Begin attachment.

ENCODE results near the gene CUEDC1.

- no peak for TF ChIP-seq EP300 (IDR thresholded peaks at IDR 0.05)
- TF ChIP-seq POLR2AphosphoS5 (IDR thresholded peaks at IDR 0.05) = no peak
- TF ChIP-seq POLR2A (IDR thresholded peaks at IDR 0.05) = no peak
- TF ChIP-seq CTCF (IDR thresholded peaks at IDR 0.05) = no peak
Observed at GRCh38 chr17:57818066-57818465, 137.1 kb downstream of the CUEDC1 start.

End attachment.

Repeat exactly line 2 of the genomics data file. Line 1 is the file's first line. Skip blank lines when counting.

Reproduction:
- no peak for TF ChIP-seq EP300 (IDR thresholded peaks at IDR 0.05)